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UCLA Economists: Government Intervention Prolonged Great Depression

     Those who ignore history are doomed to repeat it.


     In 2004, economists at the University of California, Los Angeles (UCLA), studied the policies of President Franklin Roosevelt’s New Deal and determined his policies prolonged the Depression by seven years.


     Harold L. Cole and Lee E. Ohanian blamed anti-free market measures for the slow recovery in an article published in the August 2004 issue of the Journal of Political Economy.


     Cole and Ohanian asserted that Roosevelt thought excessive business competition led to low prices and wages, adding to the severity of the Depression.


     “[Roosevelt] came up with a recovery package that would be unimaginable today, allowing businesses in every industry to collude without the threat of antitrust prosecution and workers to demand salaries about 25 percent above where they ought to have been, given market forces. The economy was poised for a beautiful recovery, but that recovery was stalled by these misguided policies," Cole said in a press release dated Aug. 10, 2004.


     The professors paid particular attention to the National Industrial Recovery Act (NIRA) and the effect it had on competition. Passed in June 1933, the NIRA required companies to write industry-wide fair competition codes that fixed prices and wages, established production quotas, and imposed restrictions on companies if they wanted to enter into alliances, according to OurDocuments.gov.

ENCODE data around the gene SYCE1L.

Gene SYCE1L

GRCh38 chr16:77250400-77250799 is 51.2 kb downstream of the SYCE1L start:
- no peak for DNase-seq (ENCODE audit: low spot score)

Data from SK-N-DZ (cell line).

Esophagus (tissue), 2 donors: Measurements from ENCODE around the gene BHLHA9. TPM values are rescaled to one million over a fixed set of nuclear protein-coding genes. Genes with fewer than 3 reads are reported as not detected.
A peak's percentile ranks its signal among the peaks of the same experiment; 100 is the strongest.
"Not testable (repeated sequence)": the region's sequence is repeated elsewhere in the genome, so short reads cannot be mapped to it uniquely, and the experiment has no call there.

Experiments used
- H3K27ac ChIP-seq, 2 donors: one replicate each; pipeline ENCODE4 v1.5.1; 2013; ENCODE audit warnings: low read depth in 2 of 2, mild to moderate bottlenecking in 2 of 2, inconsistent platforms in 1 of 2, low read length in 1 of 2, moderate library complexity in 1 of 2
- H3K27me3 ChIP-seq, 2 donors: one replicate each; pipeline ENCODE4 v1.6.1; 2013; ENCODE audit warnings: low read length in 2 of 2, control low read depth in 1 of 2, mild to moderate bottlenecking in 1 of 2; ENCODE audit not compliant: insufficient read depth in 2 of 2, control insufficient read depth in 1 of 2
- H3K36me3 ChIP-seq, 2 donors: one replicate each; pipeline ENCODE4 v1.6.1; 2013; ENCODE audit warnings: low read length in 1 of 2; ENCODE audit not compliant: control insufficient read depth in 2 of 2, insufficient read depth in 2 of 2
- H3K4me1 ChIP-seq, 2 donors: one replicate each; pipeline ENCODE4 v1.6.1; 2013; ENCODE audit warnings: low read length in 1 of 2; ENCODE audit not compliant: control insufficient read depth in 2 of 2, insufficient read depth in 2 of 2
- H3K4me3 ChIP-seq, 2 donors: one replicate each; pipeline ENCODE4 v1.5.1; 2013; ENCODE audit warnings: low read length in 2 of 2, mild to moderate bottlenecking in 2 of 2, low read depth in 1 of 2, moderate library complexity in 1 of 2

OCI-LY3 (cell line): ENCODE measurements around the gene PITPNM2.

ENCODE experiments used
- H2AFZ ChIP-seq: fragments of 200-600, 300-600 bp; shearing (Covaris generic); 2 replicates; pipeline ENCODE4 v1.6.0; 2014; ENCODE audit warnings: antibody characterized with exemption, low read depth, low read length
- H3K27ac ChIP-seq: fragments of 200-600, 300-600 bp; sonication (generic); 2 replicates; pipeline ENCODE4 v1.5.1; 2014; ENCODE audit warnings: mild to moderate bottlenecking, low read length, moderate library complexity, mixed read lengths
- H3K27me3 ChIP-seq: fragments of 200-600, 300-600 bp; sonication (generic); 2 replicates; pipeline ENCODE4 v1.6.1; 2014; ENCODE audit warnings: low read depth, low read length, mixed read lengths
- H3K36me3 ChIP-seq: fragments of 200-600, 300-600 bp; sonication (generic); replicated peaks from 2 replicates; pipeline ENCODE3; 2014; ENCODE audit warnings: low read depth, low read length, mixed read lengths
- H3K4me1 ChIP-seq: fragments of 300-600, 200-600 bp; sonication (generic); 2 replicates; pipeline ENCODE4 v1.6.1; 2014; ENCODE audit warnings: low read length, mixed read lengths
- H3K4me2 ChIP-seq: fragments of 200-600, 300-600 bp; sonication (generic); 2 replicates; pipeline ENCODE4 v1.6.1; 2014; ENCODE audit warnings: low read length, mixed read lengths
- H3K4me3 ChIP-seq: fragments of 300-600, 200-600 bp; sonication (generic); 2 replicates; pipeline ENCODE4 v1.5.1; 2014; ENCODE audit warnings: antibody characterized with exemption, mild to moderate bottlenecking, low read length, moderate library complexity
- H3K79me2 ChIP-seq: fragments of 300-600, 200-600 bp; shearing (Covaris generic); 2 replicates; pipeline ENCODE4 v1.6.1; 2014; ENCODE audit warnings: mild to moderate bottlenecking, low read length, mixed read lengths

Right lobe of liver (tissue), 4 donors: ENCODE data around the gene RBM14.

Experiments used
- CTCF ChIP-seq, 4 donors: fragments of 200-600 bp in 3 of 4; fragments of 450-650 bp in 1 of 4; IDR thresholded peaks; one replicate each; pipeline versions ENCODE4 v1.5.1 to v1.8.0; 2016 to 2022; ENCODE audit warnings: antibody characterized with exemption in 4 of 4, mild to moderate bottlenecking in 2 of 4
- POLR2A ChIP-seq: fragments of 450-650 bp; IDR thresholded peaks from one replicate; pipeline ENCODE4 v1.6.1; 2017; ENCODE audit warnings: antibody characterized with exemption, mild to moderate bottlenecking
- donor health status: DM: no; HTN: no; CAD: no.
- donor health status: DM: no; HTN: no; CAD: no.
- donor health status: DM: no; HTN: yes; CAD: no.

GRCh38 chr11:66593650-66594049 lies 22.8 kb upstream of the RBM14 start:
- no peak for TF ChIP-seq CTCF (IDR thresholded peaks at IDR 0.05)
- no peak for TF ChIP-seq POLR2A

The Supreme Court declared the NIRA unconstitutional two years after it was passed, but Cole and Ohanian said that the act caused enough damage during those two years leading to even more regulation.


     Roosevelt pushed on after the NIRA was declared unconstitutional with the 1935 National Relations Act (NRA), which sought to regulate private sector labor and management practices, according to the National Labor Relations Board.


     The NRA swelled the strength of Labor unions in 1936 and 1937 and as a result Cole and Ohanian estimated that there were 14 million strike days in 1936 and 28 million in 1937.


    But the negative influence of FDR’s policies on the economic crisis of his day has been virtually ignored by the news media – despite hundreds of comparisons to the Great Depression in 2008.


     A recent Business & Media Institute report, “The Great Media Depression,” revealed the media compared current economic conditions to the Great Depression more than 70 times in the first six months of 2008. An additional tally found at least 157 more comparisons since July 1, 2008.